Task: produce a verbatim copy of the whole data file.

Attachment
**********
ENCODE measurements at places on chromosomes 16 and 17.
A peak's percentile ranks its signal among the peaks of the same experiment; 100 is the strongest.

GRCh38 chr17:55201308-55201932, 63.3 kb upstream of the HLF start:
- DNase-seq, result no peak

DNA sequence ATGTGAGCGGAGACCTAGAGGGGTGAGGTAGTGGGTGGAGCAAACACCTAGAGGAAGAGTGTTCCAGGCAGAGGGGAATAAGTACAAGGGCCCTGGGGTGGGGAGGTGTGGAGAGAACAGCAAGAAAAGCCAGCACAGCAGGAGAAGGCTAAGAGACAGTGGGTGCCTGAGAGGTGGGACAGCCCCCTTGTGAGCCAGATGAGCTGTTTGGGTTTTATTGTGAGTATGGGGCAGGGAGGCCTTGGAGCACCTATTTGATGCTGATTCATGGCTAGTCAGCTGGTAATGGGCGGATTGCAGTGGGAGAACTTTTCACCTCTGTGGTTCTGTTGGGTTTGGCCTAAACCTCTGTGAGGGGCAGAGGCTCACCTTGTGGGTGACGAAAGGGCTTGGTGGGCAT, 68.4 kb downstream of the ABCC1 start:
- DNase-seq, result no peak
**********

ENCODE measurements at places on chromosomes 16 and 17.
A peak's percentile ranks its signal among the peaks of the same experiment; 100 is the strongest.

GRCh38 chr17:55201308-55201932, 63.3 kb upstream of the HLF start:
- DNase-seq, result no peak

DNA sequence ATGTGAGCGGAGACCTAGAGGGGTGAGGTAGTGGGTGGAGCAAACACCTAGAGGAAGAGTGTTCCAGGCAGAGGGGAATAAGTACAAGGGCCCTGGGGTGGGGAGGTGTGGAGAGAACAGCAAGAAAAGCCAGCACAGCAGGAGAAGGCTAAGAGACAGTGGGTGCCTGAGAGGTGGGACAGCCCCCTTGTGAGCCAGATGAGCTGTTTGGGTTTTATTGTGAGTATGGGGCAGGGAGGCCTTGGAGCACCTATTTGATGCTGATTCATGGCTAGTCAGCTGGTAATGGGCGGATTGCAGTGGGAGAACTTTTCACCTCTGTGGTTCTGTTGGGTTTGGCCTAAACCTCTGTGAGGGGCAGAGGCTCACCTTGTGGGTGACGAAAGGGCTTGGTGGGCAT, 68.4 kb downstream of the ABCC1 start:
- DNase-seq, result no peak